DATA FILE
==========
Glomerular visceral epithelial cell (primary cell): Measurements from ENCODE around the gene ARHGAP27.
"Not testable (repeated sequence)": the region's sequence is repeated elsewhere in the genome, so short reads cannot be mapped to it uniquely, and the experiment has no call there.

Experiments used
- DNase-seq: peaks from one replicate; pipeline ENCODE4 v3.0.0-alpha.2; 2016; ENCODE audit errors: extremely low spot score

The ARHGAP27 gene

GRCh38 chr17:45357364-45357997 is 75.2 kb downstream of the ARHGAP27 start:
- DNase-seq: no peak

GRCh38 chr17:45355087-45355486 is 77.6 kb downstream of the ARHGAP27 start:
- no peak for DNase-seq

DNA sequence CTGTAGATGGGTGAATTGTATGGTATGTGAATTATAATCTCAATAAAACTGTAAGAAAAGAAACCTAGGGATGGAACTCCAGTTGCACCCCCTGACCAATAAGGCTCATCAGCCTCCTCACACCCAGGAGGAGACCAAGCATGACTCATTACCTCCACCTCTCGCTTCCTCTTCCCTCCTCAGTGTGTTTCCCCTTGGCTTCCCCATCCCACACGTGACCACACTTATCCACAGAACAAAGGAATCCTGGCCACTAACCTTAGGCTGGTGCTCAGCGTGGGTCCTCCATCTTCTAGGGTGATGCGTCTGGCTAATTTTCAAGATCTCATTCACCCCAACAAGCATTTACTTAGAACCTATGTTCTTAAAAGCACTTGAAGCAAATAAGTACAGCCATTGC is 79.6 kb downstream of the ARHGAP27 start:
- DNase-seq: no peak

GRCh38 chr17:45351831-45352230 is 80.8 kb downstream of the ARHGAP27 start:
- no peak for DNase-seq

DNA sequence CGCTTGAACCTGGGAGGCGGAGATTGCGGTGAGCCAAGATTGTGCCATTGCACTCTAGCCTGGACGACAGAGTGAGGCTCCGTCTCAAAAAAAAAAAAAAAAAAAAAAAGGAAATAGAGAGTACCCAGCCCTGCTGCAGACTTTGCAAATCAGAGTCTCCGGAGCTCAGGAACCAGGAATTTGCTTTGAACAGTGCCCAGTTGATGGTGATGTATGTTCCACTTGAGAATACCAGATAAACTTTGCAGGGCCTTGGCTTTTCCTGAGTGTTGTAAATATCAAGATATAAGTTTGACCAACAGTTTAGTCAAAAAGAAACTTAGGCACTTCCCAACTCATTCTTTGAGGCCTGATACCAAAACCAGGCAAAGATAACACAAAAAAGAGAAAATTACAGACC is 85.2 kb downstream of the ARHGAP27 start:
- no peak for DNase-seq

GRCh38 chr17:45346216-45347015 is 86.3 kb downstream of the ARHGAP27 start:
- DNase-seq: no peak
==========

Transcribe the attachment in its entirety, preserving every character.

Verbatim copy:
Glomerular visceral epithelial cell (primary cell): Measurements from ENCODE around the gene ARHGAP27.
"Not testable (repeated sequence)": the region's sequence is repeated elsewhere in the genome, so short reads cannot be mapped to it uniquely, and the experiment has no call there.

Experiments used
- DNase-seq: peaks from one replicate; pipeline ENCODE4 v3.0.0-alpha.2; 2016; ENCODE audit errors: extremely low spot score

The ARHGAP27 gene

GRCh38 chr17:45357364-45357997 is 75.2 kb downstream of the ARHGAP27 start:
- DNase-seq: no peak

GRCh38 chr17:45355087-45355486 is 77.6 kb downstream of the ARHGAP27 start:
- no peak for DNase-seq

DNA sequence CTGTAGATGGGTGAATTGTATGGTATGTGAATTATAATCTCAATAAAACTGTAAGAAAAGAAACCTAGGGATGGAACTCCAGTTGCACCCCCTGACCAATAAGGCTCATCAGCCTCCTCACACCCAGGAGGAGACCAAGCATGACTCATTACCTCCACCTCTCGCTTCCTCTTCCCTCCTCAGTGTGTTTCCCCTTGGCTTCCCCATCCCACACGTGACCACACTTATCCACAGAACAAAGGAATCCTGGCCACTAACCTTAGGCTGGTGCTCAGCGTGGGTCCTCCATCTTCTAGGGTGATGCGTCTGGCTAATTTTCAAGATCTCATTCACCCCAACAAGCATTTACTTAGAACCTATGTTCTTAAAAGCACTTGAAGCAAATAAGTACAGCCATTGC is 79.6 kb downstream of the ARHGAP27 start:
- DNase-seq: no peak

GRCh38 chr17:45351831-45352230 is 80.8 kb downstream of the ARHGAP27 start:
- no peak for DNase-seq

DNA sequence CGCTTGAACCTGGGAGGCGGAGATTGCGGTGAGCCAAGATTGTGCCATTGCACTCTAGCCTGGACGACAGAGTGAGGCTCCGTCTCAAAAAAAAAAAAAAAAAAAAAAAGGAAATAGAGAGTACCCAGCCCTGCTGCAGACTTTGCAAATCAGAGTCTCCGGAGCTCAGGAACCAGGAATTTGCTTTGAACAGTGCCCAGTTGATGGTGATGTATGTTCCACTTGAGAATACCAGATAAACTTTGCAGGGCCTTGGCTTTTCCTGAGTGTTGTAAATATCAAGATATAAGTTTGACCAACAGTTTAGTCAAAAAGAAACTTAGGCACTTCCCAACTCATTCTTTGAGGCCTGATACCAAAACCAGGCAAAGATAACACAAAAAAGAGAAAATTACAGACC is 85.2 kb downstream of the ARHGAP27 start:
- no peak for DNase-seq

GRCh38 chr17:45346216-45347015 is 86.3 kb downstream of the ARHGAP27 start:
- DNase-seq: no peak